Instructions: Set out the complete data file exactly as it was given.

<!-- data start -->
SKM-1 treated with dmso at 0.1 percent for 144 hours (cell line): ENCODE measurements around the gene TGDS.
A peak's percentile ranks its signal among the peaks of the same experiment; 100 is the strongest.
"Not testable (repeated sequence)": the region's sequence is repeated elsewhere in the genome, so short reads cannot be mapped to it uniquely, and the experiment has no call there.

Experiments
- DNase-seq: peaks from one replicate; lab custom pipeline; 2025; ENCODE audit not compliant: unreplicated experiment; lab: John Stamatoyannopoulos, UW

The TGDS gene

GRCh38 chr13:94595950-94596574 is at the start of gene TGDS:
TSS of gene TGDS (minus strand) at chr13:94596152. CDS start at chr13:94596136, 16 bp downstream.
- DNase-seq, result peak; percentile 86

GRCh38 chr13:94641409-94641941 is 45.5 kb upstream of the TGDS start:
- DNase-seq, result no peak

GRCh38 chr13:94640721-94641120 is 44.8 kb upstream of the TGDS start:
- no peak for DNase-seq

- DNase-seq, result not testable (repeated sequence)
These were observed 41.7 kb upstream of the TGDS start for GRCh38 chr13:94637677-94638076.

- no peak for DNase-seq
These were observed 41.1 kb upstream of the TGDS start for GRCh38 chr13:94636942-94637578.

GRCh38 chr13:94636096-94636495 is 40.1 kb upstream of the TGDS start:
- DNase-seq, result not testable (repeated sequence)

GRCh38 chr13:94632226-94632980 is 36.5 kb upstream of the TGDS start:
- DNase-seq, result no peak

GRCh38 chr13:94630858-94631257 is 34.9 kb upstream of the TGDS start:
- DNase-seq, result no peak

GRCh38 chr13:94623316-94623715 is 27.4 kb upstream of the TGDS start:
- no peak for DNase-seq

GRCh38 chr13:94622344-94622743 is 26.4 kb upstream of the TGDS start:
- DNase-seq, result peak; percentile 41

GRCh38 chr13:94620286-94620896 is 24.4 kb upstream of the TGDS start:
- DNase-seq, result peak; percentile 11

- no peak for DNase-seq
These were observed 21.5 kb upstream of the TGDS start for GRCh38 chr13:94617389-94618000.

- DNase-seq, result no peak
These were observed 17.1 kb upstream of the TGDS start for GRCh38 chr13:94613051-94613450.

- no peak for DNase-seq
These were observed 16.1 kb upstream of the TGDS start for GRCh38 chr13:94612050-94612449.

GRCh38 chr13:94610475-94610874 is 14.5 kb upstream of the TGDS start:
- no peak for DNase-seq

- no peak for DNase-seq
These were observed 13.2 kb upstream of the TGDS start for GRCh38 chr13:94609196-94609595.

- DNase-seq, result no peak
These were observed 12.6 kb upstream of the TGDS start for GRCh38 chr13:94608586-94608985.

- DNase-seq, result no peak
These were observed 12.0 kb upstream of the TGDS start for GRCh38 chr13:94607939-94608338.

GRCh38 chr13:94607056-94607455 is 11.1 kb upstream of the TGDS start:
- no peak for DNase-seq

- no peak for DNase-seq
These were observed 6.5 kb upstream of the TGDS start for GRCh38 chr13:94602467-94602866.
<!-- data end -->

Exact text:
SKM-1 treated with dmso at 0.1 percent for 144 hours (cell line): ENCODE measurements around the gene TGDS.
A peak's percentile ranks its signal among the peaks of the same experiment; 100 is the strongest.
"Not testable (repeated sequence)": the region's sequence is repeated elsewhere in the genome, so short reads cannot be mapped to it uniquely, and the experiment has no call there.

Experiments
- DNase-seq: peaks from one replicate; lab custom pipeline; 2025; ENCODE audit not compliant: unreplicated experiment; lab: John Stamatoyannopoulos, UW

The TGDS gene

GRCh38 chr13:94595950-94596574 is at the start of gene TGDS:
TSS of gene TGDS (minus strand) at chr13:94596152. CDS start at chr13:94596136, 16 bp downstream.
- DNase-seq, result peak; percentile 86

GRCh38 chr13:94641409-94641941 is 45.5 kb upstream of the TGDS start:
- DNase-seq, result no peak

GRCh38 chr13:94640721-94641120 is 44.8 kb upstream of the TGDS start:
- no peak for DNase-seq

- DNase-seq, result not testable (repeated sequence)
These were observed 41.7 kb upstream of the TGDS start for GRCh38 chr13:94637677-94638076.

- no peak for DNase-seq
These were observed 41.1 kb upstream of the TGDS start for GRCh38 chr13:94636942-94637578.

GRCh38 chr13:94636096-94636495 is 40.1 kb upstream of the TGDS start:
- DNase-seq, result not testable (repeated sequence)

GRCh38 chr13:94632226-94632980 is 36.5 kb upstream of the TGDS start:
- DNase-seq, result no peak

GRCh38 chr13:94630858-94631257 is 34.9 kb upstream of the TGDS start:
- DNase-seq, result no peak

GRCh38 chr13:94623316-94623715 is 27.4 kb upstream of the TGDS start:
- no peak for DNase-seq

GRCh38 chr13:94622344-94622743 is 26.4 kb upstream of the TGDS start:
- DNase-seq, result peak; percentile 41

GRCh38 chr13:94620286-94620896 is 24.4 kb upstream of the TGDS start:
- DNase-seq, result peak; percentile 11

- no peak for DNase-seq
These were observed 21.5 kb upstream of the TGDS start for GRCh38 chr13:94617389-94618000.

- DNase-seq, result no peak
These were observed 17.1 kb upstream of the TGDS start for GRCh38 chr13:94613051-94613450.

- no peak for DNase-seq
These were observed 16.1 kb upstream of the TGDS start for GRCh38 chr13:94612050-94612449.

GRCh38 chr13:94610475-94610874 is 14.5 kb upstream of the TGDS start:
- no peak for DNase-seq

- no peak for DNase-seq
These were observed 13.2 kb upstream of the TGDS start for GRCh38 chr13:94609196-94609595.

- DNase-seq, result no peak
These were observed 12.6 kb upstream of the TGDS start for GRCh38 chr13:94608586-94608985.

- DNase-seq, result no peak
These were observed 12.0 kb upstream of the TGDS start for GRCh38 chr13:94607939-94608338.

GRCh38 chr13:94607056-94607455 is 11.1 kb upstream of the TGDS start:
- no peak for DNase-seq

- no peak for DNase-seq
These were observed 6.5 kb upstream of the TGDS start for GRCh38 chr13:94602467-94602866.